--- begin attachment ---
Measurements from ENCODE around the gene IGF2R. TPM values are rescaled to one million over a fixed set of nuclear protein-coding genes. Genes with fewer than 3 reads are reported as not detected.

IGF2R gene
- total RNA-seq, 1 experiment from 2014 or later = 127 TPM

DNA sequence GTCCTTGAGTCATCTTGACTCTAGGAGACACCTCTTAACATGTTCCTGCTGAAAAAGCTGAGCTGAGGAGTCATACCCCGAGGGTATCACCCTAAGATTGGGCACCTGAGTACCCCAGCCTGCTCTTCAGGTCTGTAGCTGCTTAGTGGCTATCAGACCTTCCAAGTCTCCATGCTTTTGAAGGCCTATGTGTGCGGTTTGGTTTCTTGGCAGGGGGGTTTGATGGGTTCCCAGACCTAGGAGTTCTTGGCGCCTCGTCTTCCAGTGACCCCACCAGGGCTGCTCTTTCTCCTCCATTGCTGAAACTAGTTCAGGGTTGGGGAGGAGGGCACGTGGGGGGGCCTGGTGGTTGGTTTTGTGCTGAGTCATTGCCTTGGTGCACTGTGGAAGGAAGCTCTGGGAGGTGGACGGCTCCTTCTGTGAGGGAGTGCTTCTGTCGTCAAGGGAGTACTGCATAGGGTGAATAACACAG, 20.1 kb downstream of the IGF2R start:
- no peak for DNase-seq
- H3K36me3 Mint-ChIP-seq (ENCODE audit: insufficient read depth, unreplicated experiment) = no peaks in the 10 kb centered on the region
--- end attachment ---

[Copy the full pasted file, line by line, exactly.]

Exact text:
Measurements from ENCODE around the gene IGF2R. TPM values are rescaled to one million over a fixed set of nuclear protein-coding genes. Genes with fewer than 3 reads are reported as not detected.

IGF2R gene
- total RNA-seq, 1 experiment from 2014 or later = 127 TPM

DNA sequence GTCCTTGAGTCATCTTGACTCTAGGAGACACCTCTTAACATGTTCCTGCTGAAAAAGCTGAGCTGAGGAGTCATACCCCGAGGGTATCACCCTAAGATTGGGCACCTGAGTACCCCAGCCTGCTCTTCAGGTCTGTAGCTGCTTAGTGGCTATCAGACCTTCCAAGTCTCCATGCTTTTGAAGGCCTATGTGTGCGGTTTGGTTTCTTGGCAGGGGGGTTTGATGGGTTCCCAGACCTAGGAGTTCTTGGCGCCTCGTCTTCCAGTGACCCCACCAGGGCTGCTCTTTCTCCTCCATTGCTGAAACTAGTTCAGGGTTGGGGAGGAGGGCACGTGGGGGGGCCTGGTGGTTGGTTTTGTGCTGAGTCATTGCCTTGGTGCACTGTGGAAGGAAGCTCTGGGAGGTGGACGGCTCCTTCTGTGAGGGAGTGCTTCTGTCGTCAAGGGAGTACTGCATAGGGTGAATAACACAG, 20.1 kb downstream of the IGF2R start:
- no peak for DNase-seq
- H3K36me3 Mint-ChIP-seq (ENCODE audit: insufficient read depth, unreplicated experiment) = no peaks in the 10 kb centered on the region